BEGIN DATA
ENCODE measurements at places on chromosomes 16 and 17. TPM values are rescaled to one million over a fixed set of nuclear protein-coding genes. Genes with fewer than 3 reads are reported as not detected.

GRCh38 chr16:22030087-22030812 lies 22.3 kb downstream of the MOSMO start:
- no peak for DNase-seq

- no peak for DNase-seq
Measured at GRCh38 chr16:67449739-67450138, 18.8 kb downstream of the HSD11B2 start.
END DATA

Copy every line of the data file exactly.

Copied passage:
ENCODE measurements at places on chromosomes 16 and 17. TPM values are rescaled to one million over a fixed set of nuclear protein-coding genes. Genes with fewer than 3 reads are reported as not detected.

GRCh38 chr16:22030087-22030812 lies 22.3 kb downstream of the MOSMO start:
- no peak for DNase-seq

- no peak for DNase-seq
Measured at GRCh38 chr16:67449739-67450138, 18.8 kb downstream of the HSD11B2 start.